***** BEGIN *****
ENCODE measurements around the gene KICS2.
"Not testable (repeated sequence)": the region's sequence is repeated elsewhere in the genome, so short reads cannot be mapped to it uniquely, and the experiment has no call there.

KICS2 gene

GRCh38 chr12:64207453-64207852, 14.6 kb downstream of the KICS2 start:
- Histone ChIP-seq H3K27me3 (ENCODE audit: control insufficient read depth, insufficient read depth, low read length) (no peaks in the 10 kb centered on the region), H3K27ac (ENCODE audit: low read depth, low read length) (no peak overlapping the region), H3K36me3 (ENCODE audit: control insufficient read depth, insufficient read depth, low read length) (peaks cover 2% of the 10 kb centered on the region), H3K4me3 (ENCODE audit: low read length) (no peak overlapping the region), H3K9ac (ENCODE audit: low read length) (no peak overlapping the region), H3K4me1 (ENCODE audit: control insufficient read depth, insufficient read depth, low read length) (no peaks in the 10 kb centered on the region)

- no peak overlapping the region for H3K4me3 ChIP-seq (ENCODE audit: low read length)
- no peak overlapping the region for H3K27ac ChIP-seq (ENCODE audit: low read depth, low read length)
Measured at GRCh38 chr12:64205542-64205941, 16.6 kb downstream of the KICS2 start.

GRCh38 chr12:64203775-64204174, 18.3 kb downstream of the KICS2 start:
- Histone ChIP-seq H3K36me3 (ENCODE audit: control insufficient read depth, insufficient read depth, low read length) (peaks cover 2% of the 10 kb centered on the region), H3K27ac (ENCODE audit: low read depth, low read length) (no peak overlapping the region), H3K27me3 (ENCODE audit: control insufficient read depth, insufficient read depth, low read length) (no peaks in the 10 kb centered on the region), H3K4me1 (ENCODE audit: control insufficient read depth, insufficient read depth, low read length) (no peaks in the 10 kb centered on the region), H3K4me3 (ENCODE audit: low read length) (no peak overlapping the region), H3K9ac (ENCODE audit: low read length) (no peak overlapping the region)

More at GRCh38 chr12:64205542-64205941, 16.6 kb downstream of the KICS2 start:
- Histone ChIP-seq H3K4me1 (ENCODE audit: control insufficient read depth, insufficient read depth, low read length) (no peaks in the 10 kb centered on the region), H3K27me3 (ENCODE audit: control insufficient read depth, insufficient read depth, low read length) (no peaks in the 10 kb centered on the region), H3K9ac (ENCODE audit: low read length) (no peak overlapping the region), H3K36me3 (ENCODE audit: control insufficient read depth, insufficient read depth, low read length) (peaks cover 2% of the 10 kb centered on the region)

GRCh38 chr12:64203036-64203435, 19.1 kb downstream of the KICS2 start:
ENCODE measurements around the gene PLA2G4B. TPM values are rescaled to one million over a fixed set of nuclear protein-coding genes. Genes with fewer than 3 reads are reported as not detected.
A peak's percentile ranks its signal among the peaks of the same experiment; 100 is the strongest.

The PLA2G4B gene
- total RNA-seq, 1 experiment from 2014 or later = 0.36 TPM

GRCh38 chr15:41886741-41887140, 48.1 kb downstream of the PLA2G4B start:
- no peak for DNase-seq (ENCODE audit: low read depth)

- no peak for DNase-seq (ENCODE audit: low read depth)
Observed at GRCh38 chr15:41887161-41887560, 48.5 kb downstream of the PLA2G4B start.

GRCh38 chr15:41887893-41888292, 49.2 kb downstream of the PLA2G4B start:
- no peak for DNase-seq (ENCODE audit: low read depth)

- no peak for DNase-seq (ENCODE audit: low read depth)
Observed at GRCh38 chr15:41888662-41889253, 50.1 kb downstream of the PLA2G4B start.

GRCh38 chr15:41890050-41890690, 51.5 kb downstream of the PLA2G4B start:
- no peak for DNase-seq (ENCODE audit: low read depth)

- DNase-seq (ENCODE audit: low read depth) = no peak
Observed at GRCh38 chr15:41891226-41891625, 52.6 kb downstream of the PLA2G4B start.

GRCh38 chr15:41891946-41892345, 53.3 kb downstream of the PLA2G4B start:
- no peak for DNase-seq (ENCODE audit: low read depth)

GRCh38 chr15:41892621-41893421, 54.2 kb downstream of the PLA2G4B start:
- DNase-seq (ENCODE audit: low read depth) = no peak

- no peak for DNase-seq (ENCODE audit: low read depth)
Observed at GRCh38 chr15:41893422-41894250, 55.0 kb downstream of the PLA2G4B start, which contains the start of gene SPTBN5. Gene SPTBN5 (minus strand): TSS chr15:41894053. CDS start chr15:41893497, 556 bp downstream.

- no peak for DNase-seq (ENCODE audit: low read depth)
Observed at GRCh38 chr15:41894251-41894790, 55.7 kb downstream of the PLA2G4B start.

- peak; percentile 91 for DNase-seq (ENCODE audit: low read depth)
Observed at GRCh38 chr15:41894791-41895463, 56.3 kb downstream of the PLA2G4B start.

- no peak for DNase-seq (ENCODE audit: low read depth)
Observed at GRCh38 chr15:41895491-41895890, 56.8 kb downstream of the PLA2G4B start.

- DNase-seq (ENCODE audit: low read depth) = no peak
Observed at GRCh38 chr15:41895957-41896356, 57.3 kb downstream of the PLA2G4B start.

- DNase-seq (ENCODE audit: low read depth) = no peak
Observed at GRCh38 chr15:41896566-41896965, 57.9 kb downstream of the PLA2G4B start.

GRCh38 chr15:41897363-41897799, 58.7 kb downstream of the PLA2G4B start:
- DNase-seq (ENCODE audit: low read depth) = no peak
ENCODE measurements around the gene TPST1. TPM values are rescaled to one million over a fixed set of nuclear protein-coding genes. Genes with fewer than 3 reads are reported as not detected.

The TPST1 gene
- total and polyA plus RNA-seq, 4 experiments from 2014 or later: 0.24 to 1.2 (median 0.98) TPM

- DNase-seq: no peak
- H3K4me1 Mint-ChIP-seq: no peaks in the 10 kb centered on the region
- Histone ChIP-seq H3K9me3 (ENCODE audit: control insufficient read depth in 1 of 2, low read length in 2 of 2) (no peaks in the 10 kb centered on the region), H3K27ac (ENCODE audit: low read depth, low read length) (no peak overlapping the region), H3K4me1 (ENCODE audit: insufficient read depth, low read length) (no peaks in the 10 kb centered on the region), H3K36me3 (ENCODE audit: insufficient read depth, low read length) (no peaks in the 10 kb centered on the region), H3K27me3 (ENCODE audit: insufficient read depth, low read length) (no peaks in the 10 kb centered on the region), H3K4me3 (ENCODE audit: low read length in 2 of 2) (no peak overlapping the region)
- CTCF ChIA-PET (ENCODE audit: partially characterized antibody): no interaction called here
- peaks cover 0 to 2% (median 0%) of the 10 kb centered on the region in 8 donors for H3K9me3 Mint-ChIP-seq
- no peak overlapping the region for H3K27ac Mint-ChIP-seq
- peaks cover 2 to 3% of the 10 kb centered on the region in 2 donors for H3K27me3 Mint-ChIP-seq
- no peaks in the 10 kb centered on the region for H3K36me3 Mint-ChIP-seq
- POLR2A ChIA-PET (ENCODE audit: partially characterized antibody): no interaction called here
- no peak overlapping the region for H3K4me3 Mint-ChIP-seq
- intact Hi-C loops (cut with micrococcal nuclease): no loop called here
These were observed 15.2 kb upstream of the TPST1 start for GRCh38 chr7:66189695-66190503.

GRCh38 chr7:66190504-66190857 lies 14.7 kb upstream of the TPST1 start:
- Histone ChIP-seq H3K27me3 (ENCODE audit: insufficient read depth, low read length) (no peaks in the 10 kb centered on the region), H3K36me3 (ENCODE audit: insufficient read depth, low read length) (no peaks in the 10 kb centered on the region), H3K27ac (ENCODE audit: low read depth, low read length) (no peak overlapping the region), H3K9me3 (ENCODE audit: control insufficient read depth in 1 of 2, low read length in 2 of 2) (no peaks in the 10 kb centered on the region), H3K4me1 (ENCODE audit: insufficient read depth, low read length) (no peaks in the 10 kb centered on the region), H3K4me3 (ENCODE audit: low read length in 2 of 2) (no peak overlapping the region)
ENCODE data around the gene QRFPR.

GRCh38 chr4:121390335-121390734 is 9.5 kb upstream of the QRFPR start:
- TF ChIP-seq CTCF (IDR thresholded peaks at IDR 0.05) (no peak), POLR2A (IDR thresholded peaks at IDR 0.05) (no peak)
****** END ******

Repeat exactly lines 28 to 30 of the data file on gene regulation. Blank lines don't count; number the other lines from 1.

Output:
- DNase-seq (ENCODE audit: low read depth) = no peak
Observed at GRCh38 chr15:41891226-41891625, 52.6 kb downstream of the PLA2G4B start.

GRCh38 chr15:41891946-41892345, 53.3 kb downstream of the PLA2G4B start: